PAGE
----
The first time I was asked this question, I had to pause for a second. I was confused at the deliberate change of words, confused in fact, how to answer it. I could answer the question, “How are you doing?” – that was an easy one – I could just provide a list of all the things I was doing, talk about how busy I was or the next goal I was working toward, all without touching on how I’m actually feeling. How are you being, is a far more difficult question.

To be honest, it’s a bit uncomfortable to answer. Sometimes, even to my closest friends. There’s an honesty and vulnerability to that question of ‘being.’ It dives deeper and requires self-reflection and honesty to answer it. There’s a responsibility to it, both in asking it and answering it. But, because of those things, it’s even more important to ask it.

Just a few weeks ago, if you asked me that question – how am I being – I wouldn’t know how to answer it. I was stuck in a low spot, dealing with another injury and completely sick of life on crutches, no weight bearing and feeling like a prisoner in my own body. I felt worthless again, caught up in a conditional form of self-worth, one that was linked to my ability to do, to move and not to simply being me – regardless of what I could do physically.

Non weight bearing after my foot surgery

This distinction is easy to forget. It’s easy to get caught up in the power of doing, moving from goal to goal, or one race to the next. It’s harder to sit with your feelings and just be, rather than distract from them by doing – even when it’s something you love to do! But for me, I’ve realized it takes a balance of both to be my happiest self and asking the important questions that talk about me, separate from any external achievements. When I do that – I’m at my happiest.

Loading up on Skratch rice cakes before the start of the 200 mile race

Take this past weekend, for example. I was registered to do the Unbound gravel 200 mile gravel bike race in Emporia, Kansas. I wanted to race it, to see how I would do. But, now, after the injury, I wasn’t sure if I’d be able to even start. I had surgery 8 weeks ago to repair a broken foot and after 5 weeks of non-weight bearing, and crutches, I was in a pretty dark place. Mentally, I was struggling with self-acceptance in ‘being’ rather than ‘doing.’ I was working hard on shifting my mindset. Only 3 weeks ago, I was given the ok to start the long process of weight bearing. I hopped on my bike with no hopes of really doing the race, or really doing anything, I didn’t want to base my self worth on an activity, so I just focused on feeling content, no matter what I was doing. I was just so thrilled to be outside moving again. I felt like I was feeding my soul and just being me, not worrying about time or how fit I was, I was content being me.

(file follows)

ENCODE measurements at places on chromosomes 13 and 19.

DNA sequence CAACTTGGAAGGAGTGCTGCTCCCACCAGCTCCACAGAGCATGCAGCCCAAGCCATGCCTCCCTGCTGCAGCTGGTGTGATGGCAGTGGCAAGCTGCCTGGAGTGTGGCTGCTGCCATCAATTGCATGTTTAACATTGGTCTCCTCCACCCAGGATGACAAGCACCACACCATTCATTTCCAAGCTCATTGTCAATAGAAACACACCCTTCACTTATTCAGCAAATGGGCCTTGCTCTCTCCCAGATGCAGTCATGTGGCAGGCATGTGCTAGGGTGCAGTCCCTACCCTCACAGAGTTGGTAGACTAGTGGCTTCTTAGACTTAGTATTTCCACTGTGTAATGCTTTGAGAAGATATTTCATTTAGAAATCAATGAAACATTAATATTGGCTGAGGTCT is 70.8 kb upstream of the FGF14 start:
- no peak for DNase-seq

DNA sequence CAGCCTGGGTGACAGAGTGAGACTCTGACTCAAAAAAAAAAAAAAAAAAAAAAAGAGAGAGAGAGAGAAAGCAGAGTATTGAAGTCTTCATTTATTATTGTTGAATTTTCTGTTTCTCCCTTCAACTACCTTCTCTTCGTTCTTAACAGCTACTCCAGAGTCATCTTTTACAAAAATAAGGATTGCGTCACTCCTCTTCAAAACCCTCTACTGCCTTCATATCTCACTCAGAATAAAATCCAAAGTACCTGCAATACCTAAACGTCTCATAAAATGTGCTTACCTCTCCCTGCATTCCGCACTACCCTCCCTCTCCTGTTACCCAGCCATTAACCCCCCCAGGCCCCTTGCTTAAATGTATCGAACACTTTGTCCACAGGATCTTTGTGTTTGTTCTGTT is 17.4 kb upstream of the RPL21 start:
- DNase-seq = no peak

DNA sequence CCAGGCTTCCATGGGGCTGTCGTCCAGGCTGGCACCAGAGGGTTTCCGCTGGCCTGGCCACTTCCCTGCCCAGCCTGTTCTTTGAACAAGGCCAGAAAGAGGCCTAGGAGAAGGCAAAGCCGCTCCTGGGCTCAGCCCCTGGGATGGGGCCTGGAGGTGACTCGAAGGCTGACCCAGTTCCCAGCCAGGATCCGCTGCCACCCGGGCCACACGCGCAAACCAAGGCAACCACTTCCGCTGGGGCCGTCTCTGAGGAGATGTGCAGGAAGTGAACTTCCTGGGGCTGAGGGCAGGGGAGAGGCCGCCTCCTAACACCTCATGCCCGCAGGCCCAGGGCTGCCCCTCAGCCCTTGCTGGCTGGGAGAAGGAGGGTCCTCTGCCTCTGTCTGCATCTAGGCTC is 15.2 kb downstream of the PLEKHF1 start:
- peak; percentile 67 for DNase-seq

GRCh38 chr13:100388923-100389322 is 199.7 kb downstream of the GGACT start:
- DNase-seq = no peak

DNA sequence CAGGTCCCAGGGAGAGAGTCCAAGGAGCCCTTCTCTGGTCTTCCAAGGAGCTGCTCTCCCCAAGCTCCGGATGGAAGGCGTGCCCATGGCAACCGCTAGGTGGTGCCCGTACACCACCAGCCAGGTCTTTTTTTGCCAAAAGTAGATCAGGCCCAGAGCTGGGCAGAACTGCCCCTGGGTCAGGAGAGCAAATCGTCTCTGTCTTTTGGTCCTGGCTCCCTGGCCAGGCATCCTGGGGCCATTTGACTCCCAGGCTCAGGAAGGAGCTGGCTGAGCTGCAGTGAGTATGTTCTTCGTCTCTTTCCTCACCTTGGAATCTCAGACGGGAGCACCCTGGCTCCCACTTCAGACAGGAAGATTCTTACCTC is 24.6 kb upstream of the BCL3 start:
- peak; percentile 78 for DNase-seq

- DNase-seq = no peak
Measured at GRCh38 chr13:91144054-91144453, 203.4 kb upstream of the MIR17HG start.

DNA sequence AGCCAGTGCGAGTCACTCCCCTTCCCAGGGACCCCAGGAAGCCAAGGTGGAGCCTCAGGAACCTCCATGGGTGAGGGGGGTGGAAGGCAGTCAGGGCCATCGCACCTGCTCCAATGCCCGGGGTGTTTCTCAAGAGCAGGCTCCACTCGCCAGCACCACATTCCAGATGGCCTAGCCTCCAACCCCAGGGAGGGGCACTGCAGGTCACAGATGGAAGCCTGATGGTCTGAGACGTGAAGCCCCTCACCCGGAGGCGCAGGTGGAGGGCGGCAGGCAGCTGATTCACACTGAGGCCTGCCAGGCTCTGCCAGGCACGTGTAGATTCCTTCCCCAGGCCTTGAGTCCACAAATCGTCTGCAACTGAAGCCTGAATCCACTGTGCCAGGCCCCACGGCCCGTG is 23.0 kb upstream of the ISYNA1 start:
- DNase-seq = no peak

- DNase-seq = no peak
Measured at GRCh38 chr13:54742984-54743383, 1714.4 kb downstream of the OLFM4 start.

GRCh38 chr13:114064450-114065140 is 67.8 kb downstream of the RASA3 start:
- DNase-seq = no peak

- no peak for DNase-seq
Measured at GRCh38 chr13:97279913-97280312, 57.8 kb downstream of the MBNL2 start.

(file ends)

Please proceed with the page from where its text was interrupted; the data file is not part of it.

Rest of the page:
In those 3 weeks leading up to the race, I found myself wanting to do it but for very different reasons. It wasn’t for a finishing time or to measure how I did compared to others, it wasn’t even a race for me. The point of me doing this incredible challenge, was for me to get lost in being my happiest self, to try hard, to be tired, doubt if I could continue and to put myself out there in a vulnerable way. Maybe I couldn’t do a 200-mile bike race on 3 weeks of training and a broken foot, but something was drawing me to it. I wanted the chance to go for it, a day to simply try hard, and to experience the highs and lows.

Crossing the finish line before the sun

That’s exactly what I got. I was able to do the race, not because of where I was at physically, but because of where I was at mentally.What got me through to the end was knowing with absolute certainty that I was doing this not for a result or a ‘check mark’ on my to-do list, I was doing it for me and in those moments of doubt, suffering in the heat and rocky terrain, my soul felt its happiest – I was exactly where I wanted to be. I was being my best, thus doing the best I could, finishing the race strong, happy and content.

Happy and content at the finish line

So, in a nutshell, that’s how I’m being. Not perfect, not ‘there yet,’ not even sure what’s next, but I’m pretty content with it. Tell me how are you being? It’s a question I’ve come to prefer now.

One Comment

  • Buzz Burrell says:

    You’re right! For decades I’ve been wondering if I was a Human Doing instead of a Human Being …

    Saturday in Kansas was very hot, I had trouble eating and drinking, so fell way off my expected pace. And I am quite pleased to report, it was fine. I wasn’t going to win any money anyway! I went into Death March mode, just turning the pedals over, eventually I’d get there, so no worries. As the saying goes, “Pain is a given; suffering is optional.” Years past the long slog would have been highly aggravating, but this time I focussed on being happy to be outside, moving, and breathing – simple things, but those that at some point I will no longer be doing at all.

    So IMO your post is very intelligent; thank you for sharing.

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